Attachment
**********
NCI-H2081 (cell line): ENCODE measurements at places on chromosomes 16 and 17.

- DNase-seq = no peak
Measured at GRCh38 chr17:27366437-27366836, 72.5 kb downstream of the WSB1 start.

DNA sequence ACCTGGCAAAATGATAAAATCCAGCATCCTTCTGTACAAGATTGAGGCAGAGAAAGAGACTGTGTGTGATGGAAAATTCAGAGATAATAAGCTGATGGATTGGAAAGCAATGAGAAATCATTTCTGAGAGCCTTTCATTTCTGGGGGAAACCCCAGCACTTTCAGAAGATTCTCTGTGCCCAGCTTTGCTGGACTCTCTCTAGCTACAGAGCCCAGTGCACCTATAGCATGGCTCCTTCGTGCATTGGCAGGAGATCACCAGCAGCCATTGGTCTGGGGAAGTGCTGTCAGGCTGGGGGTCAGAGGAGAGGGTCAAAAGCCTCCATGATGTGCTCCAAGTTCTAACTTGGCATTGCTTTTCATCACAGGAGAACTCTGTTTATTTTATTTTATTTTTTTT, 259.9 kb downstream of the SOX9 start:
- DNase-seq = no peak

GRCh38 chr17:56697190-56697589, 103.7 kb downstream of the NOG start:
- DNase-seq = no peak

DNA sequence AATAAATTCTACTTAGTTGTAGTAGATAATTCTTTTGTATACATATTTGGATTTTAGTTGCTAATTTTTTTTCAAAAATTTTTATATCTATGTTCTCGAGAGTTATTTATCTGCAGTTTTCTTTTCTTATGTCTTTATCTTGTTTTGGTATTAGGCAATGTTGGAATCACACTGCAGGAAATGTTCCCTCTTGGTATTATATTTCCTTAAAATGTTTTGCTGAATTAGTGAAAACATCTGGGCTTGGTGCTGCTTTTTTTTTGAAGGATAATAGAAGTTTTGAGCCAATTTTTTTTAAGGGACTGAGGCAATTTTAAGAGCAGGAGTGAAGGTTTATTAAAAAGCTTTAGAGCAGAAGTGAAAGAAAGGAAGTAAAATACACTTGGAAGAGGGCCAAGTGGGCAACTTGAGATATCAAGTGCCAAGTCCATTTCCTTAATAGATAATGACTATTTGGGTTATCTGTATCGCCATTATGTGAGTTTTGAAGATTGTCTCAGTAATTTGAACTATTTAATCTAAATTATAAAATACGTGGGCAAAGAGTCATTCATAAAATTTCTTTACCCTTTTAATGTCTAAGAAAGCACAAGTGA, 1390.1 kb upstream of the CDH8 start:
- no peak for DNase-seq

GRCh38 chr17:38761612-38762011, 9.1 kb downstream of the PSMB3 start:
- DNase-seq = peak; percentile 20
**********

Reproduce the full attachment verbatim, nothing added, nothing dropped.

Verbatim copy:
NCI-H2081 (cell line): ENCODE measurements at places on chromosomes 16 and 17.

- DNase-seq = no peak
Measured at GRCh38 chr17:27366437-27366836, 72.5 kb downstream of the WSB1 start.

DNA sequence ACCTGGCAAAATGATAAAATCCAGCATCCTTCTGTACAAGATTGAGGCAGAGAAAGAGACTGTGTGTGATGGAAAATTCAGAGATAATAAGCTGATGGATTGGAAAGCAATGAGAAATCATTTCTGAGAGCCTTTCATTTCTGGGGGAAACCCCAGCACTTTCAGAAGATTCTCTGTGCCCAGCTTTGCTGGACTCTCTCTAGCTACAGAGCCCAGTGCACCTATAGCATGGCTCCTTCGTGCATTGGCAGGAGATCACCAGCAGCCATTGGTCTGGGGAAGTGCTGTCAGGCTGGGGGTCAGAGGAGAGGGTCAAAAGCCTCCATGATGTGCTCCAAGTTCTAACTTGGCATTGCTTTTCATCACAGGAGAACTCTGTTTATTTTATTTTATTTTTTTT, 259.9 kb downstream of the SOX9 start:
- DNase-seq = no peak

GRCh38 chr17:56697190-56697589, 103.7 kb downstream of the NOG start:
- DNase-seq = no peak

DNA sequence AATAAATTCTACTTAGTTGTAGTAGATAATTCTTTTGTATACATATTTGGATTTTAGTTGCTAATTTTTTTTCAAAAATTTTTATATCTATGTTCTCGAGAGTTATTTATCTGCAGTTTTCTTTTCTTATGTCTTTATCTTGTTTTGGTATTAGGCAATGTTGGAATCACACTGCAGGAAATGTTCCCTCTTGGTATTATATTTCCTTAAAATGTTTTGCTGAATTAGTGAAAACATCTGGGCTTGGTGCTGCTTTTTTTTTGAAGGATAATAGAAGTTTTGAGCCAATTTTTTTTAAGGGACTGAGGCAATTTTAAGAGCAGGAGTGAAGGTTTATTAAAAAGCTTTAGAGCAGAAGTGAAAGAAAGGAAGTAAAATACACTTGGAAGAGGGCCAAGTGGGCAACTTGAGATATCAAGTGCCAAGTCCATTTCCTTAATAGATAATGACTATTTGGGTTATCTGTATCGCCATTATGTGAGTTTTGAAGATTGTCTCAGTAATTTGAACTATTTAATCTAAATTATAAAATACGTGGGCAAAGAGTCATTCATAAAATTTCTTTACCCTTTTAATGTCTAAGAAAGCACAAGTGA, 1390.1 kb upstream of the CDH8 start:
- no peak for DNase-seq

GRCh38 chr17:38761612-38762011, 9.1 kb downstream of the PSMB3 start:
- DNase-seq = peak; percentile 20